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‘American Idol’ on the Charts: Kelly Clarkson Begins Her Second Decade on The Hot 100

Ten years ago this week, the season one winner debuted with "A Moment Like This." Also: Why is Michael Lynche going to a newsstand this weekend?

Kelly Clarkson Performing - H 2012
Mark Sincavage

Momentous Occasion: On The Billboard Hot 100 dated Sept. 21, 2002, the highest new entry of the week was “A Moment Like This” by Kelly Clarkson. Debuting at No. 60, it was the first song by an American Idol competitor to appear on a Billboard chart, and, as we know so well now, not the last. Since this week’s charts are dated Sept. 22, it is 10 years to the week since Clarkson made her momentous debut, and we are now in the second decade of her impressive chart career.

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Idol wasn’t the first TV show to propel an artist or a song onto the Hot 100. The Monkees was arguably the most successful series prior to Idol to do that, with three No. 1 hits on the pop singles charts: “Last Train to Clarksville,” “I’m a Believer” and “Daydream Believer.” A number of TV themes subsequently reached the top spot on the chart, including John Sebastians “Welcome Back” from Welcome Back Kotter, Jan Hammer’s “Miami Vice Theme” from Miami Vice and The Heights' “How Do You Talk to an Angel” from The Heights. And if you go way back in time, you would find top 10 hits including “Love and Marriage” by Frank Sinatra -- not from the long-running Fox series Married ... With Children but the 1955 production of Thornton Wilder’s Our Town for NBC’s Producer’s Showcase.

“A Moment Like This” was first heard on the Sept. 3, 2002, season one finale of Idol, when it was performed by Clarkson as well as her rival for the crown, Justin Guarini. “ ‘A Moment Like This’ is one of the most difficult songs I’ve ever had to sing,” Guarini declares. “No conspiracy theory, it was written before anyone knew I going to be part of the finale. It’s just not written for someone who does what I do. I struggled and struggled with it in the studio. … There was a point after the finale when I was with Kelly, and I said: ‘Baby, I did everything, but you’re going to win tomorrow night. I love you.’”

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Guarini was right. Clarkson was named the first American Idol, and within the week, “A Moment Like This” was racking up radio airplay. After bowing on the Hot 100 at No. 60, it made a small eight-point climb to No. 52 in its second week on the chart. But then, sales kicked in, and, the single shot to No. 1 in its third week, breaking a 38-year-old record by The Beatles for the biggest leap to the top in chart history. Clarkson’s amazing 52-1 pole vault bested the Fab Four’s 27-1 jump with “Can’t Buy Me Love” in 1964.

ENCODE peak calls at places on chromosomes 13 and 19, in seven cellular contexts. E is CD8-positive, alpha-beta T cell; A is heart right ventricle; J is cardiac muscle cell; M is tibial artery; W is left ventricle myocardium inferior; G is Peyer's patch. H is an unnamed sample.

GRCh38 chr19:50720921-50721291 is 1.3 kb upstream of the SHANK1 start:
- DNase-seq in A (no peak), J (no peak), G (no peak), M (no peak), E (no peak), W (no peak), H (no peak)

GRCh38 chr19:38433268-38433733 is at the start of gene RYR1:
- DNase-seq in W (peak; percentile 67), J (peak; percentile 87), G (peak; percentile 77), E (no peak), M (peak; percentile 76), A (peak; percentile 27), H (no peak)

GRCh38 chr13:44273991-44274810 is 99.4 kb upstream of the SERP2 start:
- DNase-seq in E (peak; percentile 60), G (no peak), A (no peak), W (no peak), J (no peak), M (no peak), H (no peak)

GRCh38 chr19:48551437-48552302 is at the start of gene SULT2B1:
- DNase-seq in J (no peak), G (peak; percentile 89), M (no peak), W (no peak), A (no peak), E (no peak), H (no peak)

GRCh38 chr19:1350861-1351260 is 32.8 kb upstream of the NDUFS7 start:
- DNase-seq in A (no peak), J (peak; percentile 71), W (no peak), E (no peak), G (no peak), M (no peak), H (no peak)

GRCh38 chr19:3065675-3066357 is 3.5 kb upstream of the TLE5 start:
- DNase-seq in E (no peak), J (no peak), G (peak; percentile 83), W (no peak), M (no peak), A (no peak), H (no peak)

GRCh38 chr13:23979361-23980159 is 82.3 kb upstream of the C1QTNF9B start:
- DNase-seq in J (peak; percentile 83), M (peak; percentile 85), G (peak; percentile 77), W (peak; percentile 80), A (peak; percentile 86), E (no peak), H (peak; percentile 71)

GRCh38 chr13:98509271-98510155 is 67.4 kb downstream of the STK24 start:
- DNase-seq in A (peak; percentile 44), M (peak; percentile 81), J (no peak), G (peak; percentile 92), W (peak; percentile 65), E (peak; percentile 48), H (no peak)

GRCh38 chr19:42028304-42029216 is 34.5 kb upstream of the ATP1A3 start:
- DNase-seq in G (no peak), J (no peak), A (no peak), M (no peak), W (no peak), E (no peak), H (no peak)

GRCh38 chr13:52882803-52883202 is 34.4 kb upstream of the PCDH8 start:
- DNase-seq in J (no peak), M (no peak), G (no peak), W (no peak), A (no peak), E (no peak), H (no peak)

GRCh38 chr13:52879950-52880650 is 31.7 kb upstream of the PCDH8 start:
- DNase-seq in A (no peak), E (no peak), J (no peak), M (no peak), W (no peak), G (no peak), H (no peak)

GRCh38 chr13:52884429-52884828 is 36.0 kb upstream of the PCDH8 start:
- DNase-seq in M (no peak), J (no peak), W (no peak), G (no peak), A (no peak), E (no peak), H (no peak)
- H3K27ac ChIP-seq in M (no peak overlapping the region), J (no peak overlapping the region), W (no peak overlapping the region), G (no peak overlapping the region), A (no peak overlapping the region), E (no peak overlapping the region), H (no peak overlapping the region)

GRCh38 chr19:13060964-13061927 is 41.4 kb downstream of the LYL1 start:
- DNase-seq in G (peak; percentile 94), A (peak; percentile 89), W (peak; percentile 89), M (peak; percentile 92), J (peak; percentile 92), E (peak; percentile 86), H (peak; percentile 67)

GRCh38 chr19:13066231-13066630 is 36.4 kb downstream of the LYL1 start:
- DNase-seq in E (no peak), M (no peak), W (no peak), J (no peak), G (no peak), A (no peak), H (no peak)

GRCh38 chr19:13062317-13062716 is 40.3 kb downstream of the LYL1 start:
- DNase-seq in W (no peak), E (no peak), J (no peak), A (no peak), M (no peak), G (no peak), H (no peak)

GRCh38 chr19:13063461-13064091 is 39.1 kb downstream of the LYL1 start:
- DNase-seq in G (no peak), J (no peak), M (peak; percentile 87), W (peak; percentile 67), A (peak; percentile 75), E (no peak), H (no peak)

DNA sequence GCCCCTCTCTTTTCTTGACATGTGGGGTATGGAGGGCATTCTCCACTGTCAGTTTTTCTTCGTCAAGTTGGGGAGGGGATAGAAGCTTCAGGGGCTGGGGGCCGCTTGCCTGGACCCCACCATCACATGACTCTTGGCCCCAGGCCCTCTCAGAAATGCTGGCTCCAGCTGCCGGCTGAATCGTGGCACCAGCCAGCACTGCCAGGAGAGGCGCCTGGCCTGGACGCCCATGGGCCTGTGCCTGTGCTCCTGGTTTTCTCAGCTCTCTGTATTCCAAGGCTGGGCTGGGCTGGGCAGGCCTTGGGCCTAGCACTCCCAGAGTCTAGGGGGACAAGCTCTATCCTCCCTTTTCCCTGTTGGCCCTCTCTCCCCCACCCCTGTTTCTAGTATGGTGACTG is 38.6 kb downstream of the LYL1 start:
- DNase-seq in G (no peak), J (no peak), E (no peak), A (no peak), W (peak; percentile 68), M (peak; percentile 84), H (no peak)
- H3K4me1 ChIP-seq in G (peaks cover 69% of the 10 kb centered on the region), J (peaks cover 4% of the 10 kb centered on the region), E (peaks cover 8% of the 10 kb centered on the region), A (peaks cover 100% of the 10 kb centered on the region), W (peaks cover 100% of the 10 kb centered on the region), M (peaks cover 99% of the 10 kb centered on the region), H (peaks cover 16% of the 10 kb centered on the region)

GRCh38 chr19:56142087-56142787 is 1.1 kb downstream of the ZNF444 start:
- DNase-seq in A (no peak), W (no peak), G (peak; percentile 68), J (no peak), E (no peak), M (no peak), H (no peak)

It would have been impossible to predict the day that Hot 100 was published that Idol would have an effect on the charts stretching into a second decade, but as of this week, the show has collected 356 No. 1s (counting all national, domestic charts compiled by Billboard), and 67 finalists from 11 seasons have seen their names appear on the charts.

For Clarkson, “A Moment Like This” was truly just a beginning. Her latest single, “Dark Side,” is her 19th song to appear on the Hot 100. After “Moment,” her two other No. 1 hits were “My Life Would Suck Without You” and “Stronger (What Doesn’t Kill You).” The latter ruled the chart for three weeks, making it her longest-running No. 1, and in July, it set the record for the best-selling digital download in Idol history, with 3.51 million tracks sold.

So how does Clarkson begin her second decade on the Billboard charts? By adding two more No. 1s to her total, giving her 79 chart-toppers to date. “Stronger (What Doesn’t Kill You)” debuts at No. 1 on both the Hot 100 Recurrents list and the Hot 100 Airplay Recurrents survey, charts that keep track of older songs that are still selling and/or are being played on the radio. That means “Stronger” has now been No. 1 on 15 different Billboard charts, more than any other Clarkson single.

More and "More": Michael Lynche’s single “Who’s Gonna Love You More” has been on the Adult R&B chart for weeks, never going higher than No. 26 until today, when it rebounds 29-25. Since Billboard only prints the top 25 positions in the magazine, Lynche hasn’t been able to see his own name on a chart in print yet – but he will when the Sept. 22 issue hits newsstands this weekend. Actually, he’ll be able to see it twice, since the single makes a debut on the Hot R&B/Hip-Hop Songs tally, at No. 84.

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Bits and Pieces: Carrie Underwood’s Blown Away is No. 1 on Top Country Albums for the seventh week. … Phillip Phillips’ "Home” breaks through to the top 10 on the Adult Top 40 chart, where it is up 11-10. … Leah LaBelle’s “Sexify” has been up and down the charts and now is moving up again, making a two-point gain from 100-98 on Hot R&B/Hip-Hop Songs. … Casey James’ second single, “Crying on a Suitcase,” holds at No. 30 on Hot Country Songs but shows up on two other charts this week, debuting at No. 21 on Bubbling Under the Hot 100 and No. 24 on Heatseekers Songs. … Scotty McCreery’s Clear as Day blasts back onto the official U.K. country albums chart at No. 5 to collect a 39th week on this list. The set is rebounding in the U.S. as well, where it is up 40-39 on Top Country Albums. … Guy Sebastian’s “Battle Scars” (featuring Lupe Fiasco) spends another week at No. 1 in Australia and jumps 8-4 to a new peak position on the singles chart in New Zealand.